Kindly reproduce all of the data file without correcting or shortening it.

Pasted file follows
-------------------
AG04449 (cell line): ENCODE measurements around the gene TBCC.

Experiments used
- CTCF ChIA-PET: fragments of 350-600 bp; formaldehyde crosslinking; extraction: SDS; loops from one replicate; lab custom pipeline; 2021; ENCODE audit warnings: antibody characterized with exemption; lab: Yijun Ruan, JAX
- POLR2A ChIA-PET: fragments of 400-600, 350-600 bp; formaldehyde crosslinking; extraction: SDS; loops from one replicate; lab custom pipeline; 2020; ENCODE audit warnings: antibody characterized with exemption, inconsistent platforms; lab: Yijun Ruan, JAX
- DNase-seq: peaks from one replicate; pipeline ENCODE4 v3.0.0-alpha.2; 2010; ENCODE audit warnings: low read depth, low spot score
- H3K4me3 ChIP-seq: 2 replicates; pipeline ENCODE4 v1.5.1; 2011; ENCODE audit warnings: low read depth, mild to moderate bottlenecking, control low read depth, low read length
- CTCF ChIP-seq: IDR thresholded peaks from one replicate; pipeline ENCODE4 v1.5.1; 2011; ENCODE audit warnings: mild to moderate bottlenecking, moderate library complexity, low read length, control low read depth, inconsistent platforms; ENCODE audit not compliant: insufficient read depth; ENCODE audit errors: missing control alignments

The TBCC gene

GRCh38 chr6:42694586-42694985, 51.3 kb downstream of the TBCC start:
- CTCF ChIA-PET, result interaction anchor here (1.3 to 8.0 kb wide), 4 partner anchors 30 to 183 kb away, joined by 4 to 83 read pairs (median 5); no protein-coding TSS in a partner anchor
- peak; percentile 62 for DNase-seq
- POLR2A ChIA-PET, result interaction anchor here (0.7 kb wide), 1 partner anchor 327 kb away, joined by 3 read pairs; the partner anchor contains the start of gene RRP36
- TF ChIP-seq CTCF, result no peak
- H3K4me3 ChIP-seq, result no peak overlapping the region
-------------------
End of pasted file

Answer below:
AG04449 (cell line): ENCODE measurements around the gene TBCC.

Experiments used
- CTCF ChIA-PET: fragments of 350-600 bp; formaldehyde crosslinking; extraction: SDS; loops from one replicate; lab custom pipeline; 2021; ENCODE audit warnings: antibody characterized with exemption; lab: Yijun Ruan, JAX
- POLR2A ChIA-PET: fragments of 400-600, 350-600 bp; formaldehyde crosslinking; extraction: SDS; loops from one replicate; lab custom pipeline; 2020; ENCODE audit warnings: antibody characterized with exemption, inconsistent platforms; lab: Yijun Ruan, JAX
- DNase-seq: peaks from one replicate; pipeline ENCODE4 v3.0.0-alpha.2; 2010; ENCODE audit warnings: low read depth, low spot score
- H3K4me3 ChIP-seq: 2 replicates; pipeline ENCODE4 v1.5.1; 2011; ENCODE audit warnings: low read depth, mild to moderate bottlenecking, control low read depth, low read length
- CTCF ChIP-seq: IDR thresholded peaks from one replicate; pipeline ENCODE4 v1.5.1; 2011; ENCODE audit warnings: mild to moderate bottlenecking, moderate library complexity, low read length, control low read depth, inconsistent platforms; ENCODE audit not compliant: insufficient read depth; ENCODE audit errors: missing control alignments

The TBCC gene

GRCh38 chr6:42694586-42694985, 51.3 kb downstream of the TBCC start:
- CTCF ChIA-PET, result interaction anchor here (1.3 to 8.0 kb wide), 4 partner anchors 30 to 183 kb away, joined by 4 to 83 read pairs (median 5); no protein-coding TSS in a partner anchor
- peak; percentile 62 for DNase-seq
- POLR2A ChIA-PET, result interaction anchor here (0.7 kb wide), 1 partner anchor 327 kb away, joined by 3 read pairs; the partner anchor contains the start of gene RRP36
- TF ChIP-seq CTCF, result no peak
- H3K4me3 ChIP-seq, result no peak overlapping the region